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Pound strikes near three-year dollar low on Brexit turmoil

By AFP - Sep 03,2019 - Last updated at Sep 03,2019

In this file photo taken on April 11, 2017, a trader passes a customer the change in the form of a five pound sterling note and one and two pound coins at Whitechapel Market in east London (AFP photo)

LONDON — The British pound tumbled on Tuesday to the lowest level against the dollar in almost three years, as the UK faces a possible general election amid Brexit turmoil. 

Sterling struck $1.1959 around 07:50 GMT, as British Prime Minister Boris Johnson faces a rebellion by his own lawmakers over his Brexit strategy that could result in an early general election next month.

It was the pound's lowest level since October 2016, when sterling dived to a 31-year trough at $1.1841 in a so-called "flash crash" just a few months after Britain's referendum vote in favour of leaving the European Union.

On October 7, 2016, the pound crashed 6.1 per cent against the dollar to hit its lowest level since 1985 before quickly rebounding. 

"Ignoring the flash crash, we are very much in uncharted waters here," Neil Wilson, chief market analyst at Markets.com, said on Tuesday. 

"We could feasibly see $1.15 or even $1.10 in the coming weeks if traders decide to move against the pound." 

By mid-afternoon in Europe, the pound had come off its early lows.

The fate of Brexit hung in the balance as the UK parliament prepared for an explosive showdown with Johnson that could end in a snap election.

Members of the prime minister's own Conservative Party are preparing to join opposition lawmakers in a vote to try to force a delay to Britain's exit from the EU if Johnson cannot secure a divorce deal with Brussels in the next few weeks.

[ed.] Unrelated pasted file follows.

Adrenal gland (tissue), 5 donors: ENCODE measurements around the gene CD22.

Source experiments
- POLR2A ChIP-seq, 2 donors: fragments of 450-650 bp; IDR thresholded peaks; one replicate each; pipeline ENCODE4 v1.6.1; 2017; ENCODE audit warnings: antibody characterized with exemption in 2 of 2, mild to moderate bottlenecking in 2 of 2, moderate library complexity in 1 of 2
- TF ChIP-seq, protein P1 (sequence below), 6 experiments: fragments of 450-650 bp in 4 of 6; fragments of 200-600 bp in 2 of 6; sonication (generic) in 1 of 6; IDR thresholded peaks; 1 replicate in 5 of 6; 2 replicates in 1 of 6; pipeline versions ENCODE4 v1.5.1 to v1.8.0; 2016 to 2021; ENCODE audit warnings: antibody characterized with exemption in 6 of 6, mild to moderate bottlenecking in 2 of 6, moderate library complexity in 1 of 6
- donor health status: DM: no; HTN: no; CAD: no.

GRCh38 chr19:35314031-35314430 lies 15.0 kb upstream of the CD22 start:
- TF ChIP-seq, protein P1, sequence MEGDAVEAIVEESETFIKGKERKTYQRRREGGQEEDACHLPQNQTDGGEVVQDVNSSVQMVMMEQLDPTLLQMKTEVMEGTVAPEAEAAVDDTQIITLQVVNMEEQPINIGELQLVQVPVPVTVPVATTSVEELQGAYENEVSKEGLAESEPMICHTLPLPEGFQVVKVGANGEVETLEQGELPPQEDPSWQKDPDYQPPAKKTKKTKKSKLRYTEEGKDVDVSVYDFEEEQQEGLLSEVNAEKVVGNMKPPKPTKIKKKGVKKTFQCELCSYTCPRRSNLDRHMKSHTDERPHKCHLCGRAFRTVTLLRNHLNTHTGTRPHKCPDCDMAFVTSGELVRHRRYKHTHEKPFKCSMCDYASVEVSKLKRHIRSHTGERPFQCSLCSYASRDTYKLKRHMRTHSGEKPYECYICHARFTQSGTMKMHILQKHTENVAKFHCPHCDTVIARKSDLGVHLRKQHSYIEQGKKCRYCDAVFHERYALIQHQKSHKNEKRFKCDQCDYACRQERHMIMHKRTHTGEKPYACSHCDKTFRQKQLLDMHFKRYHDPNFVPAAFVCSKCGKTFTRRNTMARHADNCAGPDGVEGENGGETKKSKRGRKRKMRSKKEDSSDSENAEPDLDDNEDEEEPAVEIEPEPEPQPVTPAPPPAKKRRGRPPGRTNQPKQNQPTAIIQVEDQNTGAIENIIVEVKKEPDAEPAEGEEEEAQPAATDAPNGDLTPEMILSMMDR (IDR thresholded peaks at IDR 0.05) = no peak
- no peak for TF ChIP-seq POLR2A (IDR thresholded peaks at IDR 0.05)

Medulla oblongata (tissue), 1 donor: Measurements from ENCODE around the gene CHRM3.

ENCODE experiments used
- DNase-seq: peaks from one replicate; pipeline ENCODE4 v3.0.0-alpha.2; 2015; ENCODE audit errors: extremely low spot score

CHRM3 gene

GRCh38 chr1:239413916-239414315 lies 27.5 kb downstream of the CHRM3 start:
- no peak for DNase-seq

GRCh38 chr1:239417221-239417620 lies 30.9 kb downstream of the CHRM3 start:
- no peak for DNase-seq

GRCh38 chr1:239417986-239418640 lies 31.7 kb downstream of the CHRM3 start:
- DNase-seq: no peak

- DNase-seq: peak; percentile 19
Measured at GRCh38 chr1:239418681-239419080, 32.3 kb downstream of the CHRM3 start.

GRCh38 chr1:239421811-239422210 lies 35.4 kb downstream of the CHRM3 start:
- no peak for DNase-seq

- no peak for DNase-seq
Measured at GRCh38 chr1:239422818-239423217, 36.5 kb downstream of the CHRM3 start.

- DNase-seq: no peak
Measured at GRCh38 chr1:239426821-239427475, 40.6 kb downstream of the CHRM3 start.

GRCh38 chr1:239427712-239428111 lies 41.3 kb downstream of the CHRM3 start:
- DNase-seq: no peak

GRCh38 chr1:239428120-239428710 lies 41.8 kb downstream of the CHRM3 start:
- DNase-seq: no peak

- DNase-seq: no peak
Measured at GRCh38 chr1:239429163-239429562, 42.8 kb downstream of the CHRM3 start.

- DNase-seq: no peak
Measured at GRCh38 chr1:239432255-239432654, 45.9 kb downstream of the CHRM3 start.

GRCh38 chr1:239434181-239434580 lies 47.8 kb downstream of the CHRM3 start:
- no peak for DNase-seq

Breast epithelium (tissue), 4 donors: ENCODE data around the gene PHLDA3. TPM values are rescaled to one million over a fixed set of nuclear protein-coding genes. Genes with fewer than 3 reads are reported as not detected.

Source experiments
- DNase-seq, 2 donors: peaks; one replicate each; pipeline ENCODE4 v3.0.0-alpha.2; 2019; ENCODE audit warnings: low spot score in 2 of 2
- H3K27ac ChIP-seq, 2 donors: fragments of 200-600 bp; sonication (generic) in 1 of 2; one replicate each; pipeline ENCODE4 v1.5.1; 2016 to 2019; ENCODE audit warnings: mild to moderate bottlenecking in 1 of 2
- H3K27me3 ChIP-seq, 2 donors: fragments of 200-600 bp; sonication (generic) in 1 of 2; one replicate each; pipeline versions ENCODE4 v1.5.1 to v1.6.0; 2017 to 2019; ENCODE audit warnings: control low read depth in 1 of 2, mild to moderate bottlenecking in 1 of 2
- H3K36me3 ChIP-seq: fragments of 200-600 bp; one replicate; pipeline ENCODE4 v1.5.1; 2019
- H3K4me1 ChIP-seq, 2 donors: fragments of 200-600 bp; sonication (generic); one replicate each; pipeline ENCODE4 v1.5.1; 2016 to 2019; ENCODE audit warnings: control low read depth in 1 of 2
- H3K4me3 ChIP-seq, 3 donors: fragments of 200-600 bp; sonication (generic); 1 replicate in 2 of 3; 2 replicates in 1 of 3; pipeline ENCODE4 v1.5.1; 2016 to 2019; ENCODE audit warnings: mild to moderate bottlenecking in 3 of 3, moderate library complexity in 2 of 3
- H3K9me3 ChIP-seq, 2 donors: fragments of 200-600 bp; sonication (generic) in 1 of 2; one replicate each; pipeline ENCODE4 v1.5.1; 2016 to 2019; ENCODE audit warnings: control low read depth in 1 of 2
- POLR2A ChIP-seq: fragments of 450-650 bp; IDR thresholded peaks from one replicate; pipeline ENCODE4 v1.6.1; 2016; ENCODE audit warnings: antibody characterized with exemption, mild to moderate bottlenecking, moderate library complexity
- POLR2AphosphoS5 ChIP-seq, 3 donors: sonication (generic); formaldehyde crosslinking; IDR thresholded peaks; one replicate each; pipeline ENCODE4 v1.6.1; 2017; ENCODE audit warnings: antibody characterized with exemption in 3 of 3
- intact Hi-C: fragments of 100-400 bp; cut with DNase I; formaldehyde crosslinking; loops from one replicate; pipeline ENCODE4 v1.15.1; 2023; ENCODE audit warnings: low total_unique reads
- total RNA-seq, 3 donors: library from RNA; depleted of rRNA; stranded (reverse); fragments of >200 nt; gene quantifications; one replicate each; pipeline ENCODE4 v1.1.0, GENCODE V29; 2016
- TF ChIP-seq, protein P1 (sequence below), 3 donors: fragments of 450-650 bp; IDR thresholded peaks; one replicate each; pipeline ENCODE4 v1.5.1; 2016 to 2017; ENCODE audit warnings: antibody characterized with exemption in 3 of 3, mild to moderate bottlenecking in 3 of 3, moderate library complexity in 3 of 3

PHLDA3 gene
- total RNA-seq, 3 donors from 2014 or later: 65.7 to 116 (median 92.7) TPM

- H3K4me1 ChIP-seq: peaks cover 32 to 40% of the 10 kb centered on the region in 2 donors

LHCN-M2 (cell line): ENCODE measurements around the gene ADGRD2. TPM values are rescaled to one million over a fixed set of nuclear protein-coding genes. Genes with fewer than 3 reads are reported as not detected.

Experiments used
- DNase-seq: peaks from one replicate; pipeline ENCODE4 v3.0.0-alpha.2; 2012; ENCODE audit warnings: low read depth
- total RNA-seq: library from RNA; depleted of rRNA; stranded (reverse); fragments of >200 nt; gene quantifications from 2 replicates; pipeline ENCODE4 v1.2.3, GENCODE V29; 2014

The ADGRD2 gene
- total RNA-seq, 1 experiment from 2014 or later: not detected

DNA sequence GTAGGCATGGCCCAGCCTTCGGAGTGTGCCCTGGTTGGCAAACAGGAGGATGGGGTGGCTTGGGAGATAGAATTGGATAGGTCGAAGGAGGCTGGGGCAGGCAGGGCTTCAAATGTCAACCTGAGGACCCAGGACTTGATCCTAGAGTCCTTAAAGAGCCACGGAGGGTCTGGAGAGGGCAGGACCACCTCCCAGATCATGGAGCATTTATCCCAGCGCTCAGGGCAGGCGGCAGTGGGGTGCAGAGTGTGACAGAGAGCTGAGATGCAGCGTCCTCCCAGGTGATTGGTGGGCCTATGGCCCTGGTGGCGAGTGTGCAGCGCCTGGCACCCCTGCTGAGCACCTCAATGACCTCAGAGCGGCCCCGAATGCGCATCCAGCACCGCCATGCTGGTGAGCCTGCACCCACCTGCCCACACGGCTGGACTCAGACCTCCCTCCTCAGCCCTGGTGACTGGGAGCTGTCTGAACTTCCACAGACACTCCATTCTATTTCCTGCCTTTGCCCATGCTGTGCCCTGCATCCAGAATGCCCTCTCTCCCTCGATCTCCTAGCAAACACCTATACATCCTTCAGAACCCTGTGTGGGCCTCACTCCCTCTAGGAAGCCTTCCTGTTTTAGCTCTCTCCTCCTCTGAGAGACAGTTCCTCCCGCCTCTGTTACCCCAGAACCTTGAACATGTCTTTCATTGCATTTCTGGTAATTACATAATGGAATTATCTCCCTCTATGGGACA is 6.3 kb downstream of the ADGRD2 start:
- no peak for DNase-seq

The UK leader insists that Britain will leave the EU with or without a deal on October 31.

 

Weak pound impact 

 

Markets fear that a no-deal Brexit could be disastrous for the British economy, at least in the short term, and could plunge the country into recession. 

While the pound's weakness makes imports into Britain more expensive, for example oil which is traded in dollars, it cheapens exports.

Sterling's heavy falls have meanwhile helped to boost London's benchmark FTSE 100 index, as it features many multinationals earning overseas.

However, a general election could see the main opposition Labour party win power, led by Jeremy Corbyn whose policies are widely regarded as being unfriendly towards business.

"It would appear sterling traders are in no mood to hang around for the result... in parliament," Craig Erlam, senior market analyst at Oanda trading group, told AFP on Tuesday.

"Given all the confusion on what could follow, it seems there is no good near-term outcome. We either have an increased risk of no-deal, the possibility of a Corbyn government or more uncertainty. 

"It would appear traders don't view any of these options as being particularly favourable for the pound," Erlam added.

Elsewhere on Tuesday, the China-US trade impasse was playing on equity markets.

While President Donald Trump has said negotiations between the world's top two economies would take place soon, a report said they were having trouble agreeing a schedule for any meeting.

In commodities trading, oil prices extended losses on concerns about data showing a lift in output from OPEC and Russia, despite a pledge from them to reduce production.

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